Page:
ALBUQUERQUE, N.M. — Turning a 39-year-old Downtown building into Bernalillo County’s new headquarters could cost a lot more than expected – about 50 percent more.
County staff is recommending that the County Commission approve a $45.8 million design-build contract with HB Construction to renovate Alvarado Square and build a new commission chambers next door. Adding gross receipts taxes, the total bill will run about $49.4 million.
That’s far higher than the estimate given when the county in 2017 bought the property at 415 Silver SW.
At the time of that $2.7 million purchase, county staff wrote that the project would require another $33 million for renovation and other related costs.
“The current estimated costs for design and construction for repairs and renovation, furnishings, fixtures and equipment, relocation and other related expenses are $33,000,000,” according to documents prepared for the commission’s March 28, 2017, vote on the building’s purchase.
The county planned to fund the project with $37 million in gross receipts tax bonds.
County Manager Julie Morgas Baca recommended approval of the building’s purchase at the time, saying in written comments that buying it would help consolidate business operations and make county government more efficient.
The county – which currently shares Downtown administrative space with the City of Albuquerque, but also has other facilities around the area – has said the Alvarado Square purchase would allow it to house most departments in one place.
The 280,000-square-foot building – to be called the Bernalillo County Government Center – will house approximately 900 employees.
Morgas Baca in her 2017 comments also vouched for the research done ahead of the building’s purchase.
“County staff involved in the due diligence and our real estate consultant have worked tirelessly to present a clear financial and functional picture of the building’s condition and the programmatic opportunities at Alvarado Square,” she wrote.
But Morgas Baca said in an interview this week that a few things changed in the past two years that contributed to the higher costs.
She said the county discovered that the eight-story building could not accommodate a new county commission chambers as planned, in part because the chosen space had immovable columns. The county also needed more of the planned chambers space for its customer service operations. Officials also did not want to keep the entire building open to the public during the commission’s night meetings.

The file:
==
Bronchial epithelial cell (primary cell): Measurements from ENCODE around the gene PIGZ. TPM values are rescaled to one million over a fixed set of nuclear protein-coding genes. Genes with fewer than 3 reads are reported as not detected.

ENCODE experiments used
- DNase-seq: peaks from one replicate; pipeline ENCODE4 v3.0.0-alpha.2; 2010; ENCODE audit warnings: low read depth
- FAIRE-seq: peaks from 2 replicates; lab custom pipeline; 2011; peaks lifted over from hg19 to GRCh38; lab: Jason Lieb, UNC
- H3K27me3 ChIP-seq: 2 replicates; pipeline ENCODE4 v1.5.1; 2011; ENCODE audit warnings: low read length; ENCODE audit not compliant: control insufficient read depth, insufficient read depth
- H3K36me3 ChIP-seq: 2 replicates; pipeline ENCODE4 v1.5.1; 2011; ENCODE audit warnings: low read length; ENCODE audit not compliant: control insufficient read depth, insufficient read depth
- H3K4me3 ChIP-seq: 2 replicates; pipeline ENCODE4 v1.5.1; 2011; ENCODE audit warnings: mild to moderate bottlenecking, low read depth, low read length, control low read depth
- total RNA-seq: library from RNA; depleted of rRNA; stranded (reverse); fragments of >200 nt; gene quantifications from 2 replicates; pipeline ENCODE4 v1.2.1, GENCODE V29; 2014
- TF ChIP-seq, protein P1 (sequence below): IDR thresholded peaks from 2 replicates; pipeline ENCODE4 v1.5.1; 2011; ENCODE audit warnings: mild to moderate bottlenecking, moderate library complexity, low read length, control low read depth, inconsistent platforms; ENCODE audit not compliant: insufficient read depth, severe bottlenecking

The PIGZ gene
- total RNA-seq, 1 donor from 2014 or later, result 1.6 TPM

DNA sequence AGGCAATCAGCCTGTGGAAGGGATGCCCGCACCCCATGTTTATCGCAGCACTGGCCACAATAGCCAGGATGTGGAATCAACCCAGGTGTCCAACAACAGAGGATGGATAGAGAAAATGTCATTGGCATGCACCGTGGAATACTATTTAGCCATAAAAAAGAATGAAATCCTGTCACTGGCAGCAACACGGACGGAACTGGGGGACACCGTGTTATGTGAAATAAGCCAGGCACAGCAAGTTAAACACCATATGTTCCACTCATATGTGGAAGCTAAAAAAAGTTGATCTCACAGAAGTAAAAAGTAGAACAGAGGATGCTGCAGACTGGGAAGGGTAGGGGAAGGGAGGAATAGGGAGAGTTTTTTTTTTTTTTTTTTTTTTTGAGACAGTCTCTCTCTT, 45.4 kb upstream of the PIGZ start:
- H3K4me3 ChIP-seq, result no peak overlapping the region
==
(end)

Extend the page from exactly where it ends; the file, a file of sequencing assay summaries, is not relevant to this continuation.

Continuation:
Instead, the county will erect a new chambers next door, which bumped up costs by $3.5 million.
In addition, the building’s rehabilitation will involve more mechanical and HVAC upgrades than anticipated.
“In the earlier estimates, the plan was to do some more repair kind of things, but it seemed like it was more efficient and made more sense to replace some of these items and have a 30-year life expectancy on some of those key structural components,” she said.
There is also $3.5 million in new furniture inside the contract, about $2.5 million more than originally expected, as the county will transition from an office-based setup to a more open floor plan.
The design-build contract also includes about $1 million in security features – like scanners and cameras – recommended by a consultant.
“Honestly, I do feel real comfortable with this (plan),” Morgas Baca said. “It’s something that would’ve cost a lot more money if we would’ve gone for new construction. And I think also because we paid $2.7 million for it initially, I think it afforded us the opportunity to make it a state-of-the-art building and to give it the 30-year life it needed.”
Funding for the project now includes $37.5 million in GRT bonds, $5 million in general obligation bonds and $6.9 million from the general fund.
The general fund money comes from previous years’ surpluses and did not require cuts elsewhere in the budget, the county’s top finance official said.
The county announced in a 2017 news release that the total project would cost $36.2 million – including land, upgrades and remodeling – and that it would recoup some of the money by selling five properties it would vacate as part of the consolidation.
Staff estimated at the time that the project would save the county $2 million over 10 years because it had fewer buildings to operate.
However, the latest financial analysis shows the total costs – land purchases, renovations and security – are now running at $53.2 million.
The County Commission deferred action on the contract during a meeting Tuesday night so staff could answer questions raised by a carpenters union regarding compensation and benefits for those working on the project.
Commission Chairwoman Maggie Hart Stebbins said in an interview after the meeting that the new price tag surprised her and she understood why some might have sticker shock.
But she said the county staff had adequately justified the increase, part of it attributable to unforeseen needs and part to upgrades that would extend the building’s life.
And, she added, “One thing you can’t really put a cost on is what is the value of convenience to our customers. That’s one of the really important goals of this consolidation – is it easier for people to access county services?”